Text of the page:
Kenmare ND - Features

Real People. Real Jobs. Real Adventures.

Kenmare News









Thanks for reading some of the latest features about area people and events.  

To view every page and read every word of The Kenmare News each week,
subscribe to our ONLINE EDITION


Backpack program expands in Kenmare school

A trial program started almost three years ago as part of the Kenmare Food Pantry has grown and is now beginning its third year.

8/22/17 (Tue)

A trial program started almost three years ago as part of the Kenmare Food Pantry has grown and is now beginning its third year.

Jane Kalmbach, who operates the food pantry, said a program to fill students’ backpacks with a bag of food each weekend was something to try to see if it was needed and indeed it was.

She is happy to know how well the program is going, but sad at the same time that it is needed in this community.

However, she and Tahnee King have teamed up with Kenmare High School Principal Sarah Beckedahl to ensure the program operates properly and that it serves those for which it is intended.

Beckedahl, who has a unique position of recognizing some of the needs of her students, believes the need is actually greater than what is on paper.

“Not as many people sign up that should,” Beckedahl said. “Some choose not to participate. It might be pride, it might be paperwork, but this provides a valuable support system for these families. Some refuse the service and we will never infringe on those parental rights, but I think the number would be higher because some do opt out.”

Kalmbach, who has been a part of the food pantry a number of years, said some people are worried about discretion and others may think it’s like to old days of food stamps or government commodities in which everyone knew their status.

“I’ve done this 2 1/2 years now and I can’t tell you the names of more than five kids who have received it,” Kalmbach said. “Every package is done very discreetly.”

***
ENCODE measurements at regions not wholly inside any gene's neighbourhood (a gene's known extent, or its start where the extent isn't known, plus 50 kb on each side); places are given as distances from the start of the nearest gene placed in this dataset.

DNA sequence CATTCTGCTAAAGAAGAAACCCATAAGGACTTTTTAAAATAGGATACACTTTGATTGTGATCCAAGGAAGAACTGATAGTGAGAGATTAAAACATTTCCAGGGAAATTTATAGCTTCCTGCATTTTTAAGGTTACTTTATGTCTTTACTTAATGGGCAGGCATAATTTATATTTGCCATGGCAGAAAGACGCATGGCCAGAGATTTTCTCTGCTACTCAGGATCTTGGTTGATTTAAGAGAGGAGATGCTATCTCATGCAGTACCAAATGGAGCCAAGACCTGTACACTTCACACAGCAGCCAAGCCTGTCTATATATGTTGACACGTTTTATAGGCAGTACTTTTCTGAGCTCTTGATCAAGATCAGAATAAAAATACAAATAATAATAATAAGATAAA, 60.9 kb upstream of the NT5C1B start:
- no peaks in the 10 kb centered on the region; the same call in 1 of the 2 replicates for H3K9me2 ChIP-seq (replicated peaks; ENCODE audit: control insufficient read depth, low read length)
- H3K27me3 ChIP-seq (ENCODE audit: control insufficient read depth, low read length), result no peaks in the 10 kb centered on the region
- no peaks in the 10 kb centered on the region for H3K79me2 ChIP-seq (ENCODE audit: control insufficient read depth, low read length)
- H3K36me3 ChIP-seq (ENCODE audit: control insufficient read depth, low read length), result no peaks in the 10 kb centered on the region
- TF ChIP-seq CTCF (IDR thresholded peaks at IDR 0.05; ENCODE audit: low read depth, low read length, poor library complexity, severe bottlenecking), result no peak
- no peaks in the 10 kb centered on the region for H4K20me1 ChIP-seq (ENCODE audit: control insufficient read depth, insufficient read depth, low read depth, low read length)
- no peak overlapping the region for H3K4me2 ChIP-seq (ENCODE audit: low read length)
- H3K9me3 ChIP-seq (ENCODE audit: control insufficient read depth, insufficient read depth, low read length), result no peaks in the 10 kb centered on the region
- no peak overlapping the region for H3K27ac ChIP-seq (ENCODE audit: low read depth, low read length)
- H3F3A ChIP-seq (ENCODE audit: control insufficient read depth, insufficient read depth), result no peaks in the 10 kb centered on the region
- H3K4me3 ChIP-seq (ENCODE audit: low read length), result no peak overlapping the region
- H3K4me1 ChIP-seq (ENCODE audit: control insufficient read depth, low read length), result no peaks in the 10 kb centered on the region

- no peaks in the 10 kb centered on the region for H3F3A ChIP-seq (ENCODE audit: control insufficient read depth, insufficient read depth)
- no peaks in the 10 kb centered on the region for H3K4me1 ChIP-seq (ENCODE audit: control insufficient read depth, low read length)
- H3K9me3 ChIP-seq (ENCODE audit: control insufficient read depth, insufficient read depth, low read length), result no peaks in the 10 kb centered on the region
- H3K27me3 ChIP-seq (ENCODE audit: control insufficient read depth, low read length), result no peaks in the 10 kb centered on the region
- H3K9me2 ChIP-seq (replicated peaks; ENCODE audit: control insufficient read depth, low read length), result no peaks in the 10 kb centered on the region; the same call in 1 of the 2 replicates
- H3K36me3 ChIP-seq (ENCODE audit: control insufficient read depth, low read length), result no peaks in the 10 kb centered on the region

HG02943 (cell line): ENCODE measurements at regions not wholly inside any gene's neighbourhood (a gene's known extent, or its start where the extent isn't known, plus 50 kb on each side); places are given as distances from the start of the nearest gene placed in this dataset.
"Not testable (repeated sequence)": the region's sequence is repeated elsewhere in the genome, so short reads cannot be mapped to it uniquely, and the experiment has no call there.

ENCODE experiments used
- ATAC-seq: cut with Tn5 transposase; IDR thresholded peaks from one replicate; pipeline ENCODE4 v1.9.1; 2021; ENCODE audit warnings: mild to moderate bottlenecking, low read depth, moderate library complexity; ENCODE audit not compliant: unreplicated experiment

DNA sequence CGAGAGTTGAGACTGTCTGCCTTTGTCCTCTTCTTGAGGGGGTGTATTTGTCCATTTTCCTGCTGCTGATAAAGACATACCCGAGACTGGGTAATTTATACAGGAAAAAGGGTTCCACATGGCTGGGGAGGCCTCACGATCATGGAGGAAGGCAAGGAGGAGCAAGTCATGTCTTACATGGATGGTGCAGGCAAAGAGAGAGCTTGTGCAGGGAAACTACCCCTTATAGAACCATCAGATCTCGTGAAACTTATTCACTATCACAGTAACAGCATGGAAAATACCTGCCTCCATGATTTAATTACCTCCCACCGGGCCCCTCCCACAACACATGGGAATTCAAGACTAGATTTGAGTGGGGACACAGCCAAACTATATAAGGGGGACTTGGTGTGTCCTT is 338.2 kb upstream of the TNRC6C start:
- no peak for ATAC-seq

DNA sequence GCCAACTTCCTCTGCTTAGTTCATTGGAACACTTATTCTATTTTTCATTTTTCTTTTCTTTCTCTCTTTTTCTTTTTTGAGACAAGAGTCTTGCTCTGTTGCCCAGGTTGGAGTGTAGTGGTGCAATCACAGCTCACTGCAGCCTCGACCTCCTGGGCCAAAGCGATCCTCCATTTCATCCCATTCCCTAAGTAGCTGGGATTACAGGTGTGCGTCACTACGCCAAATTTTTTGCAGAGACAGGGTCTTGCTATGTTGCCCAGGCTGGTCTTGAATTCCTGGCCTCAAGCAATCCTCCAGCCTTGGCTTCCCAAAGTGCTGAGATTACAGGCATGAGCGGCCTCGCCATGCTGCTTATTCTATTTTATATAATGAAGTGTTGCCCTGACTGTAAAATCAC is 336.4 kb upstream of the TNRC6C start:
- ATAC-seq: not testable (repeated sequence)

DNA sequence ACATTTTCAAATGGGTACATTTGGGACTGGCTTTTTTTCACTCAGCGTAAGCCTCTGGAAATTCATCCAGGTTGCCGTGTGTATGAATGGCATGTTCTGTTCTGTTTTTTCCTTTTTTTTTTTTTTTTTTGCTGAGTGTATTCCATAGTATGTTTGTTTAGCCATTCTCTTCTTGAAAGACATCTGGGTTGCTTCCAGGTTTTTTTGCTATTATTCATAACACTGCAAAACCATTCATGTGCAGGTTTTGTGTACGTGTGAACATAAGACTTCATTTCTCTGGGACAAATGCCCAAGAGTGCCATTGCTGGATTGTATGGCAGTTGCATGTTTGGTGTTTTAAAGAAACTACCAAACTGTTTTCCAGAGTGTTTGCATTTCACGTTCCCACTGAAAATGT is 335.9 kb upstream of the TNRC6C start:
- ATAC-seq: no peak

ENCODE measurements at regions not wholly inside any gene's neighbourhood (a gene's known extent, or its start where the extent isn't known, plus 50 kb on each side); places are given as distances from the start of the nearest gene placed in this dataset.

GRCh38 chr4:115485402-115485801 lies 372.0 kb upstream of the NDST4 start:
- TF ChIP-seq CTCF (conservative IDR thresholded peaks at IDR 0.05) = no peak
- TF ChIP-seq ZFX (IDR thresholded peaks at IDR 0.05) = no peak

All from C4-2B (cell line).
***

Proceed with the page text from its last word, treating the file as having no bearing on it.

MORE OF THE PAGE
According to Beckedahl, it’s important to understand that this is a resource for the community and that there could be any number of reasons why it’s necessary.

It could be poverty, as the stereotype implies, but it could also be a family crisis of some kind, it could be children whose parents work shifts and aren’t at home during traditional meal times or some unusual circumstance that we can’t even imagine.

“The children who do receive it get a gift bag,” Beckedahl said. “But more than that, it shows that somebody cares and looks out for them. You can’t put a price on that kind of community support.”

She added that Kalmbach has done an outstanding job with the program and has gone to great lengths to secure grants to keep the program operating.

As an example, the bags are distributed each week, but once a month it will include a large package of peanut butter and jelly.

Every week there is a type of juice, and sometimes the makings of a hot meal like soup or macaroni and cheese. Hot oatmeal or cold cereal is included, as well as crackers, pretzels, beef jerky and sometimes string cheese. Dessert is even included in the form of Jello, pudding packs or fruit cups.

“We pack whatever keeps well,” Kalmbach said. “We can’t use refrigerated items, but bread and things like that are OK. We try to keep it healthy and light.”